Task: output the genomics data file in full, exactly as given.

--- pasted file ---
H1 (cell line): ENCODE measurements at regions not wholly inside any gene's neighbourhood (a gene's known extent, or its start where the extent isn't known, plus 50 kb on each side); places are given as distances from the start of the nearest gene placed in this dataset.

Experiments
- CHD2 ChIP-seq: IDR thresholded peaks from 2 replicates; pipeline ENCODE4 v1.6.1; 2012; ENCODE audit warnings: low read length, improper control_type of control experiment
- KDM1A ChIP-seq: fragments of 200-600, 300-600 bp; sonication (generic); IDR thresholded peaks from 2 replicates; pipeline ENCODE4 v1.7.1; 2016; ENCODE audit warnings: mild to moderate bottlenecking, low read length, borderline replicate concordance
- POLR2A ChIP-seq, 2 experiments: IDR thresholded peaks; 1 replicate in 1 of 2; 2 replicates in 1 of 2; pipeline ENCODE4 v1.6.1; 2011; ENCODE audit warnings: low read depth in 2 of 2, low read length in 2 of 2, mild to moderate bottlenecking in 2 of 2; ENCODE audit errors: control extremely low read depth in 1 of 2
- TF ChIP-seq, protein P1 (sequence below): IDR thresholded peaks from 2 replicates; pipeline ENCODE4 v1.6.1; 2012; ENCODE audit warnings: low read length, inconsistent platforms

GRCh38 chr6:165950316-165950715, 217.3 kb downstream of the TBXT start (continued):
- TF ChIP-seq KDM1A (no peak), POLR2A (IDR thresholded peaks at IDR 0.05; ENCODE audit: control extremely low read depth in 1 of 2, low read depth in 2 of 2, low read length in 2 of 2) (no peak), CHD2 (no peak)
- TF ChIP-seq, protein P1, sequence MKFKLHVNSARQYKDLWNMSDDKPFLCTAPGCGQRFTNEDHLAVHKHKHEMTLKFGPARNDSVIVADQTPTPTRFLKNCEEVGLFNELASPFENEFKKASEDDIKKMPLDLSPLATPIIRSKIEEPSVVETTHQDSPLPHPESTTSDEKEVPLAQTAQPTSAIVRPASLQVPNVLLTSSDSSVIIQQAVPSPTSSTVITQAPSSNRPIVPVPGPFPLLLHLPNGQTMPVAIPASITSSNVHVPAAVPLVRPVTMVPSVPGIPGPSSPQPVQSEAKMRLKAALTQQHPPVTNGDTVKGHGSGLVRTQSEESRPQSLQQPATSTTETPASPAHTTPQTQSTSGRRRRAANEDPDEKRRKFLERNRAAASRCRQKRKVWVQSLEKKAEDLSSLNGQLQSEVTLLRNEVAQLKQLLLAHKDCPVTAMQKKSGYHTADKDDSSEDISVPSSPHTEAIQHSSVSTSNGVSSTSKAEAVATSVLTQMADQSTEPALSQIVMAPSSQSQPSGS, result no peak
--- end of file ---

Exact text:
H1 (cell line): ENCODE measurements at regions not wholly inside any gene's neighbourhood (a gene's known extent, or its start where the extent isn't known, plus 50 kb on each side); places are given as distances from the start of the nearest gene placed in this dataset.

Experiments
- CHD2 ChIP-seq: IDR thresholded peaks from 2 replicates; pipeline ENCODE4 v1.6.1; 2012; ENCODE audit warnings: low read length, improper control_type of control experiment
- KDM1A ChIP-seq: fragments of 200-600, 300-600 bp; sonication (generic); IDR thresholded peaks from 2 replicates; pipeline ENCODE4 v1.7.1; 2016; ENCODE audit warnings: mild to moderate bottlenecking, low read length, borderline replicate concordance
- POLR2A ChIP-seq, 2 experiments: IDR thresholded peaks; 1 replicate in 1 of 2; 2 replicates in 1 of 2; pipeline ENCODE4 v1.6.1; 2011; ENCODE audit warnings: low read depth in 2 of 2, low read length in 2 of 2, mild to moderate bottlenecking in 2 of 2; ENCODE audit errors: control extremely low read depth in 1 of 2
- TF ChIP-seq, protein P1 (sequence below): IDR thresholded peaks from 2 replicates; pipeline ENCODE4 v1.6.1; 2012; ENCODE audit warnings: low read length, inconsistent platforms

GRCh38 chr6:165950316-165950715, 217.3 kb downstream of the TBXT start (continued):
- TF ChIP-seq KDM1A (no peak), POLR2A (IDR thresholded peaks at IDR 0.05; ENCODE audit: control extremely low read depth in 1 of 2, low read depth in 2 of 2, low read length in 2 of 2) (no peak), CHD2 (no peak)
- TF ChIP-seq, protein P1, sequence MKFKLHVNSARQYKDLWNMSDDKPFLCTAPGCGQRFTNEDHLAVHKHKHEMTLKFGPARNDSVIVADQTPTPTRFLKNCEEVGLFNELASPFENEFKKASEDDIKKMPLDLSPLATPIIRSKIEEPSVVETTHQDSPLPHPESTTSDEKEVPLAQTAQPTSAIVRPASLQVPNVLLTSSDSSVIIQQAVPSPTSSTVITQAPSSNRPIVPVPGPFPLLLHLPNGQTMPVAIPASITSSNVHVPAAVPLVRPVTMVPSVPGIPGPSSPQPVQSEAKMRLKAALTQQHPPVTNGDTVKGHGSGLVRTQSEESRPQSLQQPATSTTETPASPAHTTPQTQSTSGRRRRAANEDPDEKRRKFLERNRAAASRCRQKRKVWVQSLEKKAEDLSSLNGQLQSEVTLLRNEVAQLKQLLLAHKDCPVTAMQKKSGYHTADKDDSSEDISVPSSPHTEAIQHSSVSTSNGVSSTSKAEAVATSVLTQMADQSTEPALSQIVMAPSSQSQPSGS, result no peak